Declines of large predatory fish due to overexploitation are restructuring food webs across the globe. It is now becoming evident that restoring these altered food webs requires addressing not only ecological processes, but evolutionary ones as well, because human-induced rapid evolution may in turn affect ecological dynamics. We studied the potential for niche differentiation between different plate armor phenotypes in a rapidly expanding population of a small prey fish, the three-spined stickleback (Gasterosteus aculeatus). In the central Baltic Sea, three-spined stickleback abundance has increased dramatically during the past decades. The increase in this typical mesopredator has restructured near-shore food webs, increased filamentous algal blooms, and threatens coastal biodiversity. Time-series data covering 22 years show that the increase coincides with a decline in the number of juvenile perch (Perca fluviatilis), the most abundant predator of stickleback along the coast. We investigated the distribution of different stickleback plate armor phenotypes depending on latitude, environmental conditions, predator and prey abundances, nutrients, and benthic production; and described the stomach content of the stickleback phenotypes using metabarcoding. We found two distinct lateral armor plate phenotypes of stickleback, incompletely and completely plated. The proportion of incompletely plated individuals increased with increasing benthic production and decreasing abundances of adult perch. Metabarcoding showed that the stomach content of the completely plated individuals more often contained invertebrate herbivores (amphipods) than the incompletely plated ones. Since armor plates are defense structures favored by natural selection in the presence of fish predators, the phenotype distribution suggests that a novel low-predation regime favors stickleback with less armor. Our results suggest that morphological differentiation of the three-spined stickleback has the potential to affect food web dynamics and influence the persistence and resilience of the stickleback take-over in the Baltic Sea.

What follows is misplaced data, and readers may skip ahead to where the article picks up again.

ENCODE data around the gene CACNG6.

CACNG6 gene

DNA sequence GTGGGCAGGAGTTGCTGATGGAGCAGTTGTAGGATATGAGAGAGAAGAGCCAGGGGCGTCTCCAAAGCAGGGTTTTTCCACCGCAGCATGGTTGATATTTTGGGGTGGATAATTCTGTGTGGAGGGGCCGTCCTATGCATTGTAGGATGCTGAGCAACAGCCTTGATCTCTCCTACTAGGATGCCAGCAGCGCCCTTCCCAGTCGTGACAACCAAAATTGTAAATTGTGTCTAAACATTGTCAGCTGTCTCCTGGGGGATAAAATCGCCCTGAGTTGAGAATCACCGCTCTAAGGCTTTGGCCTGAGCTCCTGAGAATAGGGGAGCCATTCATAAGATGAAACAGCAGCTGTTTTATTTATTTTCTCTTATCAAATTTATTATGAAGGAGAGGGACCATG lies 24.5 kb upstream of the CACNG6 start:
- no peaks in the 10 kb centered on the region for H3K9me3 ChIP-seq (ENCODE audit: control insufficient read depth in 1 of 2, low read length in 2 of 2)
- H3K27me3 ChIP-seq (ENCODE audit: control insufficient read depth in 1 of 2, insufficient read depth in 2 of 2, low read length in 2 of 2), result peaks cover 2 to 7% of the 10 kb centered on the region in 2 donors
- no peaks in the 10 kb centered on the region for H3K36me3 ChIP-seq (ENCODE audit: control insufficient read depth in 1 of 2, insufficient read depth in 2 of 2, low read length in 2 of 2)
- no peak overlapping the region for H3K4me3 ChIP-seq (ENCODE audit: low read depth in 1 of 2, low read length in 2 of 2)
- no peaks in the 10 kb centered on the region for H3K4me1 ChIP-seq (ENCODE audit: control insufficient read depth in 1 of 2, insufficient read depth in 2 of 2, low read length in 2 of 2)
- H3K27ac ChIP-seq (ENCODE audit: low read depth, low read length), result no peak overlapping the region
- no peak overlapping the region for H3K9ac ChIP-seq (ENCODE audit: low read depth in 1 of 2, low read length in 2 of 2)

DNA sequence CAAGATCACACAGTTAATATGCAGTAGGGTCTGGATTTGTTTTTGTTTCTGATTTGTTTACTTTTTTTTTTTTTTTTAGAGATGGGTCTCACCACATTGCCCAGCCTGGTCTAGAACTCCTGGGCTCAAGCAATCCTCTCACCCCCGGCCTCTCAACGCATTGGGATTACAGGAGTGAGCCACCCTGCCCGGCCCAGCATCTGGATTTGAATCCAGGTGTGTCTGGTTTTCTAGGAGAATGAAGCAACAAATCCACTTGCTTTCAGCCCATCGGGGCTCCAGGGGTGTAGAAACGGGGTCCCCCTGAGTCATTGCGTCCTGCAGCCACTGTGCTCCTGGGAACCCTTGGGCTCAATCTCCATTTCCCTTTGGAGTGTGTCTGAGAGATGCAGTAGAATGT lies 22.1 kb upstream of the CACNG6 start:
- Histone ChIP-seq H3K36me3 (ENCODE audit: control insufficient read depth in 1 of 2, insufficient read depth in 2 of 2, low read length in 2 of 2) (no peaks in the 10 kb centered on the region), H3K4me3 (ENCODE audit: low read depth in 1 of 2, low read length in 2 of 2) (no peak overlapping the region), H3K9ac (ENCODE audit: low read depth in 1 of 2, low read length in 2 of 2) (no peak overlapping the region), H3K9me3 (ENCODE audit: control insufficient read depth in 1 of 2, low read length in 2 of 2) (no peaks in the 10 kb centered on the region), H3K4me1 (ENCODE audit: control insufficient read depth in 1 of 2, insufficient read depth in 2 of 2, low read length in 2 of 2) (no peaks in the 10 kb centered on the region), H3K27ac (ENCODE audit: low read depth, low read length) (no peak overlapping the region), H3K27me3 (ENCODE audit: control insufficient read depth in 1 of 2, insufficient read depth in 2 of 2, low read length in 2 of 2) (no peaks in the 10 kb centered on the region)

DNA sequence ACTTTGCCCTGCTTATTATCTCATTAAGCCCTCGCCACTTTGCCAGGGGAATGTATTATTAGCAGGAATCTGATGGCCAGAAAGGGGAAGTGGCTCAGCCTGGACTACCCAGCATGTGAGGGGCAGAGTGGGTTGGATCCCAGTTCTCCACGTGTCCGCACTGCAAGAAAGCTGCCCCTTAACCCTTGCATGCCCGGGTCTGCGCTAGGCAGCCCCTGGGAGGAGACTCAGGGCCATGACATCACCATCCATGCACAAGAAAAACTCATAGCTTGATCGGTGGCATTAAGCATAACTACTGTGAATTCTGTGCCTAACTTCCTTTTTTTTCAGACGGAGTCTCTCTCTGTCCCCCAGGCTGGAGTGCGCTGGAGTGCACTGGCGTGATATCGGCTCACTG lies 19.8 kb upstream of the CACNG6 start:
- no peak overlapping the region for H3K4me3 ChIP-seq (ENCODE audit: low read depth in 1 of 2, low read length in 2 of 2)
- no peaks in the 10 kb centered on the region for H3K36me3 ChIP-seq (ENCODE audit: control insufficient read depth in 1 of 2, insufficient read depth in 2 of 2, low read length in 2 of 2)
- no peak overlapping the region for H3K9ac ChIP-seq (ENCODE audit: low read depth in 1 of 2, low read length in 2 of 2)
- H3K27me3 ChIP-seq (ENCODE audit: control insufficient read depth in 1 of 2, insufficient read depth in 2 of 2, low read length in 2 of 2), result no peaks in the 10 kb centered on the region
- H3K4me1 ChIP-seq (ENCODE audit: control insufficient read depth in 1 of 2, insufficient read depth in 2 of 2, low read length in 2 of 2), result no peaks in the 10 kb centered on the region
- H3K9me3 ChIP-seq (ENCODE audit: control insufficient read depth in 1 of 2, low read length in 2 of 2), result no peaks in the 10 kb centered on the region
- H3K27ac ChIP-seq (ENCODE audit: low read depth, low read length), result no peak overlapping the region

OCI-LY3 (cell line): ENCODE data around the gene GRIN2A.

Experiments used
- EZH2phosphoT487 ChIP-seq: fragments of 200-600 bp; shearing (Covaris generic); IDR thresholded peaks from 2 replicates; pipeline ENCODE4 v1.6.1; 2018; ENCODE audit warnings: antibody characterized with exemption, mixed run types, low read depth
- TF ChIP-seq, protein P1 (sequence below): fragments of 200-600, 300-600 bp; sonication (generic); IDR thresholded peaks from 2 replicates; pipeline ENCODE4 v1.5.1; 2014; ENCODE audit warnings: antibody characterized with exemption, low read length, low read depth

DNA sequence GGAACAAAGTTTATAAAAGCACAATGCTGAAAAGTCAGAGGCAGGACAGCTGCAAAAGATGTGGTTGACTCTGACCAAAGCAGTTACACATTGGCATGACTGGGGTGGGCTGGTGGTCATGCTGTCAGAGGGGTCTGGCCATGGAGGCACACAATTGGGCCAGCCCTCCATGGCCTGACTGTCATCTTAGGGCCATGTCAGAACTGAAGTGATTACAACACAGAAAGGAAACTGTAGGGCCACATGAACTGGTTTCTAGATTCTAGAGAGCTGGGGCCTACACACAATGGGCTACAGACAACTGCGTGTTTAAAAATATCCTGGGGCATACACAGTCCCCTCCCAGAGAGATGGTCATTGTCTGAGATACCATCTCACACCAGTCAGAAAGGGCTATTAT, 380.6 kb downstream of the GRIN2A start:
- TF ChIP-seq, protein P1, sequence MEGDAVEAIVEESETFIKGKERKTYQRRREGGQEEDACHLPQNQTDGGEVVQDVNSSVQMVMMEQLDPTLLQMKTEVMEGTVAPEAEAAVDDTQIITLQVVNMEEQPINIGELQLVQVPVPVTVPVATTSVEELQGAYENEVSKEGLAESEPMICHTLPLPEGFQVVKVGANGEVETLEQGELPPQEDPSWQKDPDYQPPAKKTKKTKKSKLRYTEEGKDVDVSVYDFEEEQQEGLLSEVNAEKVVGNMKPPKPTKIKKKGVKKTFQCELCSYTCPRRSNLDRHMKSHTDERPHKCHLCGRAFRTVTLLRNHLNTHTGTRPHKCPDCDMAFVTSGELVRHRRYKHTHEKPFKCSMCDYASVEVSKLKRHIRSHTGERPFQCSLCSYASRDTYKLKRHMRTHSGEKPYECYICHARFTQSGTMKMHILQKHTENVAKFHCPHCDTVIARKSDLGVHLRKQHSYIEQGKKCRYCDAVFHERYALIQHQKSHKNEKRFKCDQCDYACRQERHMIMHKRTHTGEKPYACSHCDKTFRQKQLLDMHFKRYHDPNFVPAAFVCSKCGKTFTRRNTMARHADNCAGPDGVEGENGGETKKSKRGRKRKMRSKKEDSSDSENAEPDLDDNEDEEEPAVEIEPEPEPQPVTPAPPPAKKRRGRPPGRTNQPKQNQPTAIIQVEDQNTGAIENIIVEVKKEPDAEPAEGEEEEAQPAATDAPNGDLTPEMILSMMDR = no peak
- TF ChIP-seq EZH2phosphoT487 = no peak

• Reusch, Thorsten B. H.; Dierking, Jan; Andersson, Helen C.; Bonsdorff, Erik; Carstensen, Jacob; Casini, Michele; Czajkowski, Mikolaj; Hasler, Berit; Hinsby, Klaus; Hyytiainen, Kari; Johannesson, Kerstin; Jomaa, Seifeddine; Jormalainen, Veijo; Kuosa, Harri; Kurland, Sara; Laikre, Linda; MacKenzie, Brian R.; Margonski, Piotr; Melzner, Frank; Oesterwind, Daniel; Ojaveer, Henn; Refsgaard, Jens Christian; Sandstrom, Annica; Schwarz, Gerald; Tonderski, Karin; Winder, Monika; Zandersen, Marianne (2018)
    Coastal global oceans are expected to undergo drastic changes driven by climate change and increasing anthropogenic pressures in coming decades. Predicting specific future conditions and assessing the best management strategies to maintain ecosystem integrity and sustainable resource use are difficult, because of multiple interacting pressures, uncertain projections, and a lack of test cases for management. We argue that the Baltic Sea can serve as a time machine to study consequences and mitigation of future coastal perturbations, due to its unique combination of an early history of multistressor disturbance and ecosystem deterioration and early implementation of cross-border environmental management to address these problems. The Baltic Sea also stands out in providing a strong scientific foundation and accessibility to long-term data series that provide a unique opportunity to assess the efficacy of management actions to address the breakdown of ecosystem functions. Trend reversals such as the return of top predators, recovering fish stocks, and reduced input of nutrient and harmful substances could be achieved only by implementing an international, cooperative governance structure transcending its complex multistate policy setting, with integrated management of watershed and sea. The Baltic Sea also demonstrates how rapidly progressing global pressures, particularly warming of Baltic waters and the surrounding catchment area, can offset the efficacy of current management approaches. This situation calls for management that is (i) conservative to provide a buffer against regionally unmanageable global perturbations, (ii) adaptive to react to new management challenges, and, ultimately, (iii) multisectorial and integrative to address conflicts associated with economic trade-offs.